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Phase Angle Accuracy with Imperfect Cal Standards

Question asked by SOLT_guy on Aug 9, 2011
Latest reply on Aug 13, 2011 by SOLT_guy
Dear Sir:

      I own a HP8753C NA.

     When one defines an "in fixture" load standard for a calibration kit,  the cal kit input definitions, offset delay and offset loss, will affect the measured phase angle that we see on a Smith Chart.   My initial calibration to make this measurement is implemented with a differenct load (not the load which is "in fixture") from a HP 7mm cal kit.

     For "in fixture" load characterization purposes, when we attempt to observe the load standard, (while the load is inserted into a fixture at 1 GHz  in TDR gated mode but there is no TDR stimulus applied to the load), we must then zoom into the Smith chart plot in order to see the in fixture load (the Smith chart plot later turns into a polar plot because we zoomed in).    When I "zoomed in" and  compared the TDR generated load phase angle (which I will refer to herein as the "target" phase angle) with the residual load phase angle (the resulting phase angle after the offset loss and offset delay load inputs were defined in a user cal kit and a calibration with these inputs was performed) I noticed that there could be a great difference between the "target" phase angle and the residual phase angle of the same load.

I want to know approximately how much of a residual phase angle error will be generated when I measure the S11 or S12 phase response of a passive device when imperfect cal kit load definitions are input.

       Let's say there exists a residual phase angle difference of 10 degrees with respect to the "residual" phase angle (the phase angle measured after calibration) and the "target" load phase angle (which were both observed at a scale of 100 milli*Units and the magnitudes of the loads are equal - the only difference is phase angle) and let's say you decided not to correct this phase angle difference and proceeded to take measurements.    If one proceeded to make phase angle measurements while the NA Smith Chart was scaled to 1.0 Units, approximately  how much of a phase error would you see at 1 GHz if you measured a passive device?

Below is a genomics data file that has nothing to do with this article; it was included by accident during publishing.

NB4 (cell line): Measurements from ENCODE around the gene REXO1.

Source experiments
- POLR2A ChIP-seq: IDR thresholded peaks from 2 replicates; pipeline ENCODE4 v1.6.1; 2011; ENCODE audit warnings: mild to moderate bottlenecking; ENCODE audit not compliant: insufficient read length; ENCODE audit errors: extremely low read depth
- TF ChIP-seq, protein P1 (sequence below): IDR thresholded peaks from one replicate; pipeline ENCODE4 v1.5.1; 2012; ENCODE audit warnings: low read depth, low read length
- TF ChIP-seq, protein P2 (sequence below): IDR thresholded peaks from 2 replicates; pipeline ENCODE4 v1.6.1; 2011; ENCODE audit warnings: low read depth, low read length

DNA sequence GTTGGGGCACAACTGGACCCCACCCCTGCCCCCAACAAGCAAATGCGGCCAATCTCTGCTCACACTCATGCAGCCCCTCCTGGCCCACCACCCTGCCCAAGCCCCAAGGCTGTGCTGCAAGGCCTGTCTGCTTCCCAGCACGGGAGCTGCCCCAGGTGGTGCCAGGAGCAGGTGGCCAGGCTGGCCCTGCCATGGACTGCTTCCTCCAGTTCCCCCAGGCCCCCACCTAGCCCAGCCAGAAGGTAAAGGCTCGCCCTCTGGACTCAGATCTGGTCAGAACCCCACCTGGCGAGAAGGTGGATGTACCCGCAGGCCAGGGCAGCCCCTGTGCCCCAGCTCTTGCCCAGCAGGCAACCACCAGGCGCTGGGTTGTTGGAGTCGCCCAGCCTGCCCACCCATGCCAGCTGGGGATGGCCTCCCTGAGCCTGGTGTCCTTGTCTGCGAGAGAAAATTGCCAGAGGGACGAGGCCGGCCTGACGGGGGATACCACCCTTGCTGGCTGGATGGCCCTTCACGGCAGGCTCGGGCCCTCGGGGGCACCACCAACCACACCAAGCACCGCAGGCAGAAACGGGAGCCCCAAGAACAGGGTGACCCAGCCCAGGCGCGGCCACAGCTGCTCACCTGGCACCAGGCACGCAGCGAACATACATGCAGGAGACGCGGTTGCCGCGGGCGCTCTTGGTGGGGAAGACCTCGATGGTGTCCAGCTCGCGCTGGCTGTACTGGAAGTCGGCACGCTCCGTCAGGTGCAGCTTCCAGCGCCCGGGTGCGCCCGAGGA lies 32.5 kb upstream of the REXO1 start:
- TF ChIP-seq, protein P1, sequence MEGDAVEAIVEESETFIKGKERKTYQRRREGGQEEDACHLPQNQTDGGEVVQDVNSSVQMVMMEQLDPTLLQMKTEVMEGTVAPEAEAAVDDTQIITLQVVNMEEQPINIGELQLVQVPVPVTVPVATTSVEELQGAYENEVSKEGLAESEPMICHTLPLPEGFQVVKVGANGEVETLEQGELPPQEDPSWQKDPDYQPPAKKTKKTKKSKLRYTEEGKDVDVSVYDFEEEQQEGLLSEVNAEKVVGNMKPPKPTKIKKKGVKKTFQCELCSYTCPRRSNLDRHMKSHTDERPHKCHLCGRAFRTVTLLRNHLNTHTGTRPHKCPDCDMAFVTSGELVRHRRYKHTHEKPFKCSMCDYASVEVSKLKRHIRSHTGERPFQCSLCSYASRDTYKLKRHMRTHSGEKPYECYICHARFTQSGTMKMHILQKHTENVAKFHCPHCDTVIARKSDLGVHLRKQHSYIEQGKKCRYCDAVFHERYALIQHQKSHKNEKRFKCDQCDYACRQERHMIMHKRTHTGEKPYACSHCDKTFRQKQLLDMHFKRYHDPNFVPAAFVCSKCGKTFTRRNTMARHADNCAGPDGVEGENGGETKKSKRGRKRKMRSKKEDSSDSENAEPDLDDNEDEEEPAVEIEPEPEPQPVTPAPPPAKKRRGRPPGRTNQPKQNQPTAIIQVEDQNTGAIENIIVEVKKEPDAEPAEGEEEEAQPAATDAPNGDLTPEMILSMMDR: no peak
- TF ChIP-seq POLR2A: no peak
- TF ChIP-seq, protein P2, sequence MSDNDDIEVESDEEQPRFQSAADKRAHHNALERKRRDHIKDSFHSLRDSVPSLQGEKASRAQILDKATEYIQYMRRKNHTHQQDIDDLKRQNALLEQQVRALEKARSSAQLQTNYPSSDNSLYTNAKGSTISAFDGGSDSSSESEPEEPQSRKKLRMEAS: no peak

How much of an angular error would see at 2 GHz measuring the same passive device observing a passive device at a scale of 1.0 units? 

     In this example, all other calibration standards were perfectly characterized for calibration.   I just want to get an idea of how much of a phase ange error would result from an imperfectly calibrated load phase angle.

      If you require snapshots of the load measurements, I can provide them for you, but the magnitudes will not be equal and the phase angle
will not be 10 degrees (which is simpler to calculate with).